Food52's Managing Editor Brette Warshaw is throwing no-stress weeknight parties for anyone, anytime, and (almost) every kitchen. You're invited.

Today: Brette conquers her fear of yeast, and puts together a plan for a weeknight pizza fest.

Pizza from Food52

Shop the Story

For those who make pizza reguarly -- who always happen to have dough in some state of readiness, who can stretch and top and flip with the grace of a Benihana chef -- pizza is the weeknight savior. And so the fact that I've neglected to throw a pizza party after a year and a half of Monday night dinner parties seems, well, amateur. Inexperienced. Irresponsible. 

And when it comes to yeasted things, I am all of those things. We all have our kitchen fears, and doughs -- stretchy, springy doughs, things that bubble and burp and are very much alive -- are mine. 

If you're like me -- and even if you're one of those weeknight pizza people -- just turn to Jim Lahey. He gives you a dough that's easier to make than a batch of cookies, one that can turn into dinner with a few stirs and folds and a bit of cheese. You'll make it all a few days ahead, forget about it, and then somehow pull off a party that feels way too fun for a weeknight.

The Menu

Kale and Anchovy Salad
Margherita Pizza (with whatever toppings you'd like)
Sugar Snap Peas with Lemon-Chili Breadcrumbs
Rhubarb Almond Crumb Cake

The Plan

Up to five days in advance: Make your breadcrumbs for your snap peas. Store them in an airtight container. Make the tomato sauce for your pizza. 

Two nights before the party: Make your no-knead dough; it'll take 2 minutes. Stick it in the corner of your kitchen. 

Pizza dough from Food52

The night before: Shape your pizza dough into four equal mounds. Wrap each in plastic wrap, and stick them in the fridge. Make the dressing for your Kale and Kale and Anchovy Salad, and bake your Rhubarb Almond Crumb Cake.  

Kale salad from Food52 

When you get home from work: Toast your breadcrumbs with the garlic, chili, and lemon; set aside. They will go in with the snap peas once they're cooked. Take your dough balls out of the fridge; you want them to be at room temperature when you go to shape them.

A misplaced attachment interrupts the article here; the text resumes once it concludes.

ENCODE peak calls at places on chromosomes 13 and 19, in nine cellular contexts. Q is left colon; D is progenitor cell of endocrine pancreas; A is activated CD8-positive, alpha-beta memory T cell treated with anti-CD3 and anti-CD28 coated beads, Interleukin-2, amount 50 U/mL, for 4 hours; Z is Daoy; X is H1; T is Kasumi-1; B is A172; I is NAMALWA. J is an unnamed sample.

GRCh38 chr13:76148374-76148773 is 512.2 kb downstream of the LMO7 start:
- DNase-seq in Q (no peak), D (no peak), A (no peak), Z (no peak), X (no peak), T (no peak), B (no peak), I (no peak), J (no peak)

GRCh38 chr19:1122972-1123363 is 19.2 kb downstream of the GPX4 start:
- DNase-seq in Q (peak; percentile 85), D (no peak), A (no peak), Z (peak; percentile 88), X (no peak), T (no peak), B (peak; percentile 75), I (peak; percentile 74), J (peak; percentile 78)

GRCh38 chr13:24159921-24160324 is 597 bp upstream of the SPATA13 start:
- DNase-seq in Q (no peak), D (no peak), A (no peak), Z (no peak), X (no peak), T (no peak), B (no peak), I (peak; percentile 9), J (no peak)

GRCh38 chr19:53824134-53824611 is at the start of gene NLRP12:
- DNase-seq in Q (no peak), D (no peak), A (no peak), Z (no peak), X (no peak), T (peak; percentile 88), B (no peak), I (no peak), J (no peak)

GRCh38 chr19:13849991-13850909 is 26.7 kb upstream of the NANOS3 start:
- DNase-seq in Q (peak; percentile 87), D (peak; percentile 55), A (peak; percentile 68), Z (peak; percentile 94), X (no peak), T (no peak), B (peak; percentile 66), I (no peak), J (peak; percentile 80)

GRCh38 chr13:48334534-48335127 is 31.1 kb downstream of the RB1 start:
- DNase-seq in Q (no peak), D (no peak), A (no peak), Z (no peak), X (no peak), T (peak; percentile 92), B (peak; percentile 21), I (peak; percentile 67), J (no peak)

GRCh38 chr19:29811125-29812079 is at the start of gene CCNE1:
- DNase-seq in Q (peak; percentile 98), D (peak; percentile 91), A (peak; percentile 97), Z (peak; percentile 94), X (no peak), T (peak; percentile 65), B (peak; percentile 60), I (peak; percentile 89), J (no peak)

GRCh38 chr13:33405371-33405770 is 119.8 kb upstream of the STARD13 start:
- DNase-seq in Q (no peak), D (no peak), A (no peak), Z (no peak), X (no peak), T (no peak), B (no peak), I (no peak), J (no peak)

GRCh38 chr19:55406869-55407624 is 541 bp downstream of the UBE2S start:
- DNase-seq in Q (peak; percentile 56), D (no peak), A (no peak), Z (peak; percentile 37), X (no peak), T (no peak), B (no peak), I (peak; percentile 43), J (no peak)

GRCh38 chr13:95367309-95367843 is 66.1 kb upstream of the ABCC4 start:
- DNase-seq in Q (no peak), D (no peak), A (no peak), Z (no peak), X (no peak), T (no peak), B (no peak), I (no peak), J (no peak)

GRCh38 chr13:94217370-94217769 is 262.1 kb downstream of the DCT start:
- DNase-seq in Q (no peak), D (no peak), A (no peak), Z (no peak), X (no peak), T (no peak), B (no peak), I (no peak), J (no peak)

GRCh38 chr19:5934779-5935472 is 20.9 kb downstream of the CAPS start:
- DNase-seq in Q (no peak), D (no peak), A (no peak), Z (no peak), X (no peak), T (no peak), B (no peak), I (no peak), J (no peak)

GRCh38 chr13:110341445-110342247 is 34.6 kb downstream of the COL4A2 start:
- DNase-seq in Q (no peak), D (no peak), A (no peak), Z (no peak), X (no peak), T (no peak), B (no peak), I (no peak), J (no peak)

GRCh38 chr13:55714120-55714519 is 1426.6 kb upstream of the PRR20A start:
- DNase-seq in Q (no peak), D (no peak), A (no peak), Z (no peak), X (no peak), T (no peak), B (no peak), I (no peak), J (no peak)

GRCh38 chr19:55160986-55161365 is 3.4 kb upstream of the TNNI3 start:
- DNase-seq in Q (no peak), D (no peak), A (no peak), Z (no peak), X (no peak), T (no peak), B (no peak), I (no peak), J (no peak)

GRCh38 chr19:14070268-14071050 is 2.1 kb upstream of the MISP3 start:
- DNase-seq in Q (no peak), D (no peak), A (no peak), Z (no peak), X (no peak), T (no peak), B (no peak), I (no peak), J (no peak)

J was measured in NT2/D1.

When it's almost dinner time: Enlist a friend to dress the Kale and Anchovy Salad; it'll need to sit for around 15 minutes. Start shaping your pizzas -- see here for step-by-step directions. Cook your snap peas just until they're bright green -- about 2 to 3 minutes. Toss with your breadcrumbs. Pour them into a bowl.  

Snap peas from Food52

Dinner time! Gather your friends at the table, and feed them salad while your pizzas cook. Bring each out to the table with a flourish, and watch them get devoured. Serve with the breadcrumby snap peas.

When all the pizza is gone: Serve your crumb cake, and send the leftovers home with your guests; it makes a noble breakfast.

Rhubarb crumb cake from Food52

See what other Food52 readers are saying.

  • donantonio123
  • Mr_Vittles
  • Liz B. @ UMAMI LIFE
    Liz B. @ UMAMI LIFE
  • Allyn
  • Marian Bull
    Marian Bull
Brette Warshaw

Written by: Brette Warshaw

I'm a reader, eater, culinary thrill-seeker, and food nerd.


donantonio123 October 13, 2020
Its very delicious,
Everybody loves Italian food!
Mr_Vittles May 28, 2014
I am a big proponent of high hydration, slow risen doughs. The ARTISAN BREAD IN 5 MINUTES A DAY cookbook is a revelation. The quality of doughs you can produce as well as varied breads is staggering. Pizza, Cinnamon Rolls, Country loaf, and Baguettes. All the work is practically done in the dough's slow rise. Handling and baking technique is all the cook has to worry about. I would highly recommend you check it out, if you're really serious about conquering your fear of yeast raised bread.
Liz B. May 26, 2014
I just did a brick oven pizza night with the fam! It's on my most recent blog post. Seriously once you go brick oven you can't go back! - a clean eating bento blog. Japanese or Asian-inspired.
Allyn May 26, 2014
Yeast is totally my fear too! One of my goals for this summer is to conquer it, and to that end I actually started a pizza dough last night.
Hoping that it turns out well enough tonight to give me a little more confidence.
Marian B. May 26, 2014
three cheers for yeasted things that are not scary.